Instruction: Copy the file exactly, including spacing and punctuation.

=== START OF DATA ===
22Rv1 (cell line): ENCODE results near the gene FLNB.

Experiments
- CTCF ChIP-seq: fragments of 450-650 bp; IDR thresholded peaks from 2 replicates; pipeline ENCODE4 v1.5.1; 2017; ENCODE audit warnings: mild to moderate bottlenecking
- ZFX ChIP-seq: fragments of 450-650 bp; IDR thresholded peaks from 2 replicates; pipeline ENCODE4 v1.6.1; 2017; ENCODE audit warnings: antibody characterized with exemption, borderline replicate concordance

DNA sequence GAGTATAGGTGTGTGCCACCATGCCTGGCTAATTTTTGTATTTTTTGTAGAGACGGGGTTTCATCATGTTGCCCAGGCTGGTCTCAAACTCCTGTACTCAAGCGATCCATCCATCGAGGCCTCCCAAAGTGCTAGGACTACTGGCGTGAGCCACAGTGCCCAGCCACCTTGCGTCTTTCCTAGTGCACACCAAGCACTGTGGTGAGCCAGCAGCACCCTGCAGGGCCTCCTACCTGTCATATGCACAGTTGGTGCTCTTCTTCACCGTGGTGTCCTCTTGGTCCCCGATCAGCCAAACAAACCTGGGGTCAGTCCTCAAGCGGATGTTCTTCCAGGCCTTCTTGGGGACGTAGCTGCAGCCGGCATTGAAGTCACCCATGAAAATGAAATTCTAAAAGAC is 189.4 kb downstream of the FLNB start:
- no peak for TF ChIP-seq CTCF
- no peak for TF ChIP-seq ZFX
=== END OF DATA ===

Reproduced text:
22Rv1 (cell line): ENCODE results near the gene FLNB.

Experiments
- CTCF ChIP-seq: fragments of 450-650 bp; IDR thresholded peaks from 2 replicates; pipeline ENCODE4 v1.5.1; 2017; ENCODE audit warnings: mild to moderate bottlenecking
- ZFX ChIP-seq: fragments of 450-650 bp; IDR thresholded peaks from 2 replicates; pipeline ENCODE4 v1.6.1; 2017; ENCODE audit warnings: antibody characterized with exemption, borderline replicate concordance

DNA sequence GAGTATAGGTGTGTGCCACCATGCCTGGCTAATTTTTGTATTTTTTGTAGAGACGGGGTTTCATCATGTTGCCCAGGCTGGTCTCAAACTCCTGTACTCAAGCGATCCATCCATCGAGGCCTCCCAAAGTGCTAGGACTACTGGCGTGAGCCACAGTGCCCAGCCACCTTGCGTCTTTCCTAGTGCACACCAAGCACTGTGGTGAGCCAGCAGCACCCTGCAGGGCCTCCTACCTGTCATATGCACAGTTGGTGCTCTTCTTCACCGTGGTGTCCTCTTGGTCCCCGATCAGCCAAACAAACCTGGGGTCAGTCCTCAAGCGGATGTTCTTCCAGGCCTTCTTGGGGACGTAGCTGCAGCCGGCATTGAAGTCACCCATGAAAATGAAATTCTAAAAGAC is 189.4 kb downstream of the FLNB start:
- no peak for TF ChIP-seq CTCF
- no peak for TF ChIP-seq ZFX